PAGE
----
Support » Plugin: The SEO Framework » The best way to disable author archives for security?

  • Resolved david1103

    (@david1103)


    Hi,

    I have read that for sites with one author it’s a great idea to totally disable the author archives to prevent it being possible to enumerate all users. I used to do this in Yoast, can I do it with this plugin? THANKS.

Viewing 3 replies - 1 through 3 (of 3 total)
  • Plugin Author Sybre Waaijer

    (@cybr)

    Hi @david1103,

    The author archives impose a security issue in such a way that the author IDs are revealed. With that information the attacker can execute a brute force attack in order to gain admin access. Other ways can impose a forged and specifically targeted SQL injection.

    First and foremost, this is not an exposure of a direct vulnerability, because it doesn’t allow a direct attack.

    It’s just extra information that’s being used to make an attack easier. This information can be acquired in multiple ways, one of which are the author archives. Others are the REST API… and there are many more ways.

    Think of it like this: The moment you send an e-mail to anyone, half of your login information is given to the receiver: id est your e-mail address. It only misses the other half: your password.

    To truly protect you from this, you require at least one of the following:

    1. Brute Force protection※. If this is enforced, you’re fine.
    2. Use two-factor authentication. This only protects accounts on which it’s enabled. Highly recommended for admin accounts.
    3. Move WordPress login endpoints (don’t do this, it’s a pain with long-term issues).
    4. Disable login access from anything but your IP. This should be handled only through SSH/FTP, not through plugins.

    Second, this has nothing to do with The SEO Framework :), apart from that a hacked site is bad for SEO.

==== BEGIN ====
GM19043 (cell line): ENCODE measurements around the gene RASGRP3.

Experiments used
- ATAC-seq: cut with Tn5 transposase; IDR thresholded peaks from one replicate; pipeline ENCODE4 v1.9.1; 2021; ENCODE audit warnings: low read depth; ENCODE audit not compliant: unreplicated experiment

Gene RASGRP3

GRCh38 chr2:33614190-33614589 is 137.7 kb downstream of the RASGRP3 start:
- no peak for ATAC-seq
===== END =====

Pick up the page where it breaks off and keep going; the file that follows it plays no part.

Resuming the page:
Third, it has everything to do with WordPress Core and Security plugins.

    So, if you really want to follow up on protection yourself from the information “leak”, you should get yourself a security plugin. Just be warned: when such a plugin is configured wrongfully, they can harm your site in multiple ways. So please do your research beforehand.

    I hope this helps! Best of luck! 🙂

    ※ This, although stupidly discussed otherwise, should be handled in WP Core. Seriously, WP Core team…? You’re exposing millions of websites to easy dictionary attacks because you believe security is “plugin material”? With PHP7+ becoming common, this vulnerability is getting more severe. /rant
    Luckily, Two-factor seems to be planned for WordPress Core.

    Thread Starter david1103

    (@david1103)

    Thanks for your detailed and helpful reply!

    Two-factor in core seems like a great idea. I tried some security plugins, and they were a bloated mess, for now my extreme length random character passwords will be enough to let me sleep at night 🙂

    Plugin Author Sybre Waaijer

    (@cybr)

    Hi @david1103,

    You’re absolutely right!

    If you use JetPack, I think remote brute force protection has been implemented in there, if I’m not mistaken.

    And if you’re interested in two-factor, this is the one seemingly planned for Core:
    https://wordpress.org/plugins/two-factor/

    Please note it’s still in development (there are still some open bugs), but it works mostly as expected 🙂

Viewing 3 replies - 1 through 3 (of 3 total)
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